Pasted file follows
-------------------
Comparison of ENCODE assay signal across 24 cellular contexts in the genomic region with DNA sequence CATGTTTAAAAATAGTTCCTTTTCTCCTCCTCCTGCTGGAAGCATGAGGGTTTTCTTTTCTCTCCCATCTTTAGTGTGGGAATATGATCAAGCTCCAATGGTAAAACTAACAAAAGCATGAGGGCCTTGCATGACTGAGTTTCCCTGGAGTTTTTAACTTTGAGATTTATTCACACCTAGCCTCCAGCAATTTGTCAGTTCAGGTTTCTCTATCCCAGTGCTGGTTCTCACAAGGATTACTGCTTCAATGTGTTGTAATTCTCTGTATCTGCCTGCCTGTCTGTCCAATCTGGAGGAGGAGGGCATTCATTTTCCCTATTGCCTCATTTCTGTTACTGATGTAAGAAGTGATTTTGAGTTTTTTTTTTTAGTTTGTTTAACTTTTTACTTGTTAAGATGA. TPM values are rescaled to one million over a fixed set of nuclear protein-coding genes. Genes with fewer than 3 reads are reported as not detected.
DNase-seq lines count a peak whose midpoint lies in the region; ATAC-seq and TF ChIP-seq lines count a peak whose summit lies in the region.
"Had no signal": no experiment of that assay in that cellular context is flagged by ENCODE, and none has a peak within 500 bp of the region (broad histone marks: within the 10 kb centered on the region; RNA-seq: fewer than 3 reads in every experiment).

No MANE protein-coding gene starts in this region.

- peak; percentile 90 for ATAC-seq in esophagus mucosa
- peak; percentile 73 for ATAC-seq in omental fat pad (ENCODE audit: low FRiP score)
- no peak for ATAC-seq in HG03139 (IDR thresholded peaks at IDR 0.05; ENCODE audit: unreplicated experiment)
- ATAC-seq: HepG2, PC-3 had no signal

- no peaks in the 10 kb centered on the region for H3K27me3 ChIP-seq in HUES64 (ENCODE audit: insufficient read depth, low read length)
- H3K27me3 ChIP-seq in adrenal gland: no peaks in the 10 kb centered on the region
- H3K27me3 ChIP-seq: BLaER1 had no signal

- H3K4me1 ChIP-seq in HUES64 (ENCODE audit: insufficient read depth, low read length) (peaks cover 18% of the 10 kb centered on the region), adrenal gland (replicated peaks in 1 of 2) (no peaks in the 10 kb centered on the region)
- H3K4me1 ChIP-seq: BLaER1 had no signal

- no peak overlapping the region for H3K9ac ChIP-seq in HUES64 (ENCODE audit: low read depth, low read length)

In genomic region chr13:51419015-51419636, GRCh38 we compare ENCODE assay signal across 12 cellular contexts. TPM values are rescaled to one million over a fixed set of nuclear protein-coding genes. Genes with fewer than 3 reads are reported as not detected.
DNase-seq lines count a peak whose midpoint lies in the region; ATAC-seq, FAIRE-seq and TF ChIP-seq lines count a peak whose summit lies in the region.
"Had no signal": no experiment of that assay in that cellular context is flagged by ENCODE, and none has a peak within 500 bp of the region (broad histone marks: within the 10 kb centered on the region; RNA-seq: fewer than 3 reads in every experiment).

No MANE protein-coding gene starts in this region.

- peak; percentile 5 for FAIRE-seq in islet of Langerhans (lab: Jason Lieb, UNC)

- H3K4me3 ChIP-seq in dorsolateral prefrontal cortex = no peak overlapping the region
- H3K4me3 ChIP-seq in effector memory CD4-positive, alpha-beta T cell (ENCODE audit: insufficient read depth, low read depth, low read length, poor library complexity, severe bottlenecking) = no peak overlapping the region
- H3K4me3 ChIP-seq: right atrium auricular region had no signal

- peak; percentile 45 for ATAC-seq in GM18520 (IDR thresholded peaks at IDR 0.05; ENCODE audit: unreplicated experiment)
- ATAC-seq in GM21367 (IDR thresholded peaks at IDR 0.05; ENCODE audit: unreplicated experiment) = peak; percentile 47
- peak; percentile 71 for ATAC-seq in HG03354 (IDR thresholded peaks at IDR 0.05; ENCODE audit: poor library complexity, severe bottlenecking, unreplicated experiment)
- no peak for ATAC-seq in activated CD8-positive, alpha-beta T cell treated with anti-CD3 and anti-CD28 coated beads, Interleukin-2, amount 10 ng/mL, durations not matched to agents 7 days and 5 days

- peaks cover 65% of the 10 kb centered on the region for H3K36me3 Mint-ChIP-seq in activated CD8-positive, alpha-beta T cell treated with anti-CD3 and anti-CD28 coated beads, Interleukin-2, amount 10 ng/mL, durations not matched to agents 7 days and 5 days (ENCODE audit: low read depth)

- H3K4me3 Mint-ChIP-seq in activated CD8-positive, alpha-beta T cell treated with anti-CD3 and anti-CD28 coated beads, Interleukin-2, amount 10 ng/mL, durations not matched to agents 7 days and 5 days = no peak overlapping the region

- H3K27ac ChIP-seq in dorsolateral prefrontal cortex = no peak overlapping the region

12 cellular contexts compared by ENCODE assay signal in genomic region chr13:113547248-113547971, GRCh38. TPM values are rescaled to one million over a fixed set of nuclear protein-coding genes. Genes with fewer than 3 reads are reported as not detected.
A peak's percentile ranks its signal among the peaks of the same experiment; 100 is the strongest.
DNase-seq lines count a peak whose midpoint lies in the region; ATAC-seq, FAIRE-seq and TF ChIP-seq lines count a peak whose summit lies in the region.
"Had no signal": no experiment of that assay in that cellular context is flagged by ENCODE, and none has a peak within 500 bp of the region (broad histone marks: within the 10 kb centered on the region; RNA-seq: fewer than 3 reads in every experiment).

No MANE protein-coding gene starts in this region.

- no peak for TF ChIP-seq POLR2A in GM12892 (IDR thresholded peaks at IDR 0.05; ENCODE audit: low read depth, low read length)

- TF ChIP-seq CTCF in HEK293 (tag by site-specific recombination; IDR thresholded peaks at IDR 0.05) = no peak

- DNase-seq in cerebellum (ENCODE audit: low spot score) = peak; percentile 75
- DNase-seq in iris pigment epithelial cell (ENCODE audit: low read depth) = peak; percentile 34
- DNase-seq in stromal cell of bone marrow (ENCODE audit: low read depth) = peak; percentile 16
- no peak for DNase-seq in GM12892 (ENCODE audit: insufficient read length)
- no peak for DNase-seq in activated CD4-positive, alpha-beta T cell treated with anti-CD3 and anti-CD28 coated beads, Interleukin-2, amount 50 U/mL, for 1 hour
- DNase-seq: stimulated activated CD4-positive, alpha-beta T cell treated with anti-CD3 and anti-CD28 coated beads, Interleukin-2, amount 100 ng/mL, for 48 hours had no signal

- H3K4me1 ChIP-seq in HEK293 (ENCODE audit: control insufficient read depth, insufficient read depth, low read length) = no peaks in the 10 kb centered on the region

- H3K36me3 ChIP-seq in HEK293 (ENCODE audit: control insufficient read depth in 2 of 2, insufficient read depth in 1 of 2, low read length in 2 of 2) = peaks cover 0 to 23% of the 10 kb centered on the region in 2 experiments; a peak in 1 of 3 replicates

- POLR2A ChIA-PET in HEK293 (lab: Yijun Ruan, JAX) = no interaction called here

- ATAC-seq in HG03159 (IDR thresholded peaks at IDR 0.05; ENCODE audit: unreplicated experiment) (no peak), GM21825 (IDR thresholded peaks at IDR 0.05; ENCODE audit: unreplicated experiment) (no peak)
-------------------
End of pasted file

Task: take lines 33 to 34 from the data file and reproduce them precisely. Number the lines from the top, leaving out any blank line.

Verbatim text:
"Had no signal": no experiment of that assay in that cellular context is flagged by ENCODE, and none has a peak within 500 bp of the region (broad histone marks: within the 10 kb centered on the region; RNA-seq: fewer than 3 reads in every experiment).

No MANE protein-coding gene starts in this region.